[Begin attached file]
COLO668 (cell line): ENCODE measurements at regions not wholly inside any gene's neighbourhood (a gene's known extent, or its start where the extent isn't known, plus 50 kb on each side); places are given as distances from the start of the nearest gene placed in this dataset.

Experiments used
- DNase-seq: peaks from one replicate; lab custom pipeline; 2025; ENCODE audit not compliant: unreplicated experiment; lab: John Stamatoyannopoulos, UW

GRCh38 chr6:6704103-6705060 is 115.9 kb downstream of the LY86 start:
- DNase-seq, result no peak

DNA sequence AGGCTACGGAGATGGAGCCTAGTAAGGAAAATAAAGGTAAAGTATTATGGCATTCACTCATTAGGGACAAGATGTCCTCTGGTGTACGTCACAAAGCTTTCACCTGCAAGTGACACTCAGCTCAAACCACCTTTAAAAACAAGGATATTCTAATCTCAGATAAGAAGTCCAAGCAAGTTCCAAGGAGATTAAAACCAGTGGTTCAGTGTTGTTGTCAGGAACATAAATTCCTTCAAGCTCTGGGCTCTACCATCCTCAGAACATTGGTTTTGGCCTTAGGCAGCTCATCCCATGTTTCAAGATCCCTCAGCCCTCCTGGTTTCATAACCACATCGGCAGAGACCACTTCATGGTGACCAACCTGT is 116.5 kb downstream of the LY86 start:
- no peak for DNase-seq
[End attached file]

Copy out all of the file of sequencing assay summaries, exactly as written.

COLO668 (cell line): ENCODE measurements at regions not wholly inside any gene's neighbourhood (a gene's known extent, or its start where the extent isn't known, plus 50 kb on each side); places are given as distances from the start of the nearest gene placed in this dataset.

Experiments used
- DNase-seq: peaks from one replicate; lab custom pipeline; 2025; ENCODE audit not compliant: unreplicated experiment; lab: John Stamatoyannopoulos, UW

GRCh38 chr6:6704103-6705060 is 115.9 kb downstream of the LY86 start:
- DNase-seq, result no peak

DNA sequence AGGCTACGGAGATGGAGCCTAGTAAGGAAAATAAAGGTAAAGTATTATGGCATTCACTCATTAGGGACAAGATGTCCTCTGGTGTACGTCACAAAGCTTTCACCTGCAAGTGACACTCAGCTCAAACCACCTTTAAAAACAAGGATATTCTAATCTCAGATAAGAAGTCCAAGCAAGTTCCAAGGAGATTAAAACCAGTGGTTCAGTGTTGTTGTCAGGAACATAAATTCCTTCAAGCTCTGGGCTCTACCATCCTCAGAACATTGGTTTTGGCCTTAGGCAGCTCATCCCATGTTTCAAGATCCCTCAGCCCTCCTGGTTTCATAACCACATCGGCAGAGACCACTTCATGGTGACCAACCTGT is 116.5 kb downstream of the LY86 start:
- no peak for DNase-seq